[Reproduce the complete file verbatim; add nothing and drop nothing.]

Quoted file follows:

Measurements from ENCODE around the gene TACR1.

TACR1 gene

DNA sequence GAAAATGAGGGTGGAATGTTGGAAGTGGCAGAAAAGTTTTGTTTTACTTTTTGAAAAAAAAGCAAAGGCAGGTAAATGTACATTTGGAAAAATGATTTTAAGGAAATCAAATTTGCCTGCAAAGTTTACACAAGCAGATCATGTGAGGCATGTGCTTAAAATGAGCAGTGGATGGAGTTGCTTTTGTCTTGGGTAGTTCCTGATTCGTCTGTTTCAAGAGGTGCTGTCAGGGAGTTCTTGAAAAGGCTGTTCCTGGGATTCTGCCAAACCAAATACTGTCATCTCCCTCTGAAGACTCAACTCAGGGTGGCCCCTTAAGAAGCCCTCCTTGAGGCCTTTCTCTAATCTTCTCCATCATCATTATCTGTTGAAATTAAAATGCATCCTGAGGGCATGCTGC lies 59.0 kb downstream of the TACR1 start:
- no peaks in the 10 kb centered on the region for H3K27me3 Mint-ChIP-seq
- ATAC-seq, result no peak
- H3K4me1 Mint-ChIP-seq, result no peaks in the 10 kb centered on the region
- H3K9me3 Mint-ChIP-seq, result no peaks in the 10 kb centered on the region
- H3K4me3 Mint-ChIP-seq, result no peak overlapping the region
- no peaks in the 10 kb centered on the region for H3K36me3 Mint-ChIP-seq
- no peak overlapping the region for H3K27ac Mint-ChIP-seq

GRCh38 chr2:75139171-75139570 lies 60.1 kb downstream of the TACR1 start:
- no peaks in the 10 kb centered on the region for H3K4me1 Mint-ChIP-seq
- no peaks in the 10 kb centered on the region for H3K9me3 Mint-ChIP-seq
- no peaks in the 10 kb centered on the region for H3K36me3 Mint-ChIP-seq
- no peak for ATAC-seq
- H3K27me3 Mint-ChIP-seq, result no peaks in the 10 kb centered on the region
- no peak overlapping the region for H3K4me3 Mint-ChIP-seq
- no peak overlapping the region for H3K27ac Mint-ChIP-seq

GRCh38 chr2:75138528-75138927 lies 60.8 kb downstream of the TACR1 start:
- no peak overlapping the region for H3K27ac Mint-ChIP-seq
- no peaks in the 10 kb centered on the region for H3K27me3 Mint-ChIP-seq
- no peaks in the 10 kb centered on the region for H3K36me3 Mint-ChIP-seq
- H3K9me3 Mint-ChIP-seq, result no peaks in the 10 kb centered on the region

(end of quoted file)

Measurements from ENCODE around the gene TACR1.

TACR1 gene

DNA sequence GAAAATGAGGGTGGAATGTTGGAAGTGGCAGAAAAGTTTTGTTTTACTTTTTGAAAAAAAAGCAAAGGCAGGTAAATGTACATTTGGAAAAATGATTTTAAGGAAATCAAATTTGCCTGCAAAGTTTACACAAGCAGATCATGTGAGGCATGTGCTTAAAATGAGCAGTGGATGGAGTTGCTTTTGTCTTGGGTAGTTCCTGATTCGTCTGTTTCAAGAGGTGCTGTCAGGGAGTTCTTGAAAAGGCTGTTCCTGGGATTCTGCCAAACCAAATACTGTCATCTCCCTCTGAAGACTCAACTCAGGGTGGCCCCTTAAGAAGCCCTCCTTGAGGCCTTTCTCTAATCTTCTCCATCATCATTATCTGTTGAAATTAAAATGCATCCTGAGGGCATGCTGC lies 59.0 kb downstream of the TACR1 start:
- no peaks in the 10 kb centered on the region for H3K27me3 Mint-ChIP-seq
- ATAC-seq, result no peak
- H3K4me1 Mint-ChIP-seq, result no peaks in the 10 kb centered on the region
- H3K9me3 Mint-ChIP-seq, result no peaks in the 10 kb centered on the region
- H3K4me3 Mint-ChIP-seq, result no peak overlapping the region
- no peaks in the 10 kb centered on the region for H3K36me3 Mint-ChIP-seq
- no peak overlapping the region for H3K27ac Mint-ChIP-seq

GRCh38 chr2:75139171-75139570 lies 60.1 kb downstream of the TACR1 start:
- no peaks in the 10 kb centered on the region for H3K4me1 Mint-ChIP-seq
- no peaks in the 10 kb centered on the region for H3K9me3 Mint-ChIP-seq
- no peaks in the 10 kb centered on the region for H3K36me3 Mint-ChIP-seq
- no peak for ATAC-seq
- H3K27me3 Mint-ChIP-seq, result no peaks in the 10 kb centered on the region
- no peak overlapping the region for H3K4me3 Mint-ChIP-seq
- no peak overlapping the region for H3K27ac Mint-ChIP-seq

GRCh38 chr2:75138528-75138927 lies 60.8 kb downstream of the TACR1 start:
- no peak overlapping the region for H3K27ac Mint-ChIP-seq
- no peaks in the 10 kb centered on the region for H3K27me3 Mint-ChIP-seq
- no peaks in the 10 kb centered on the region for H3K36me3 Mint-ChIP-seq
- H3K9me3 Mint-ChIP-seq, result no peaks in the 10 kb centered on the region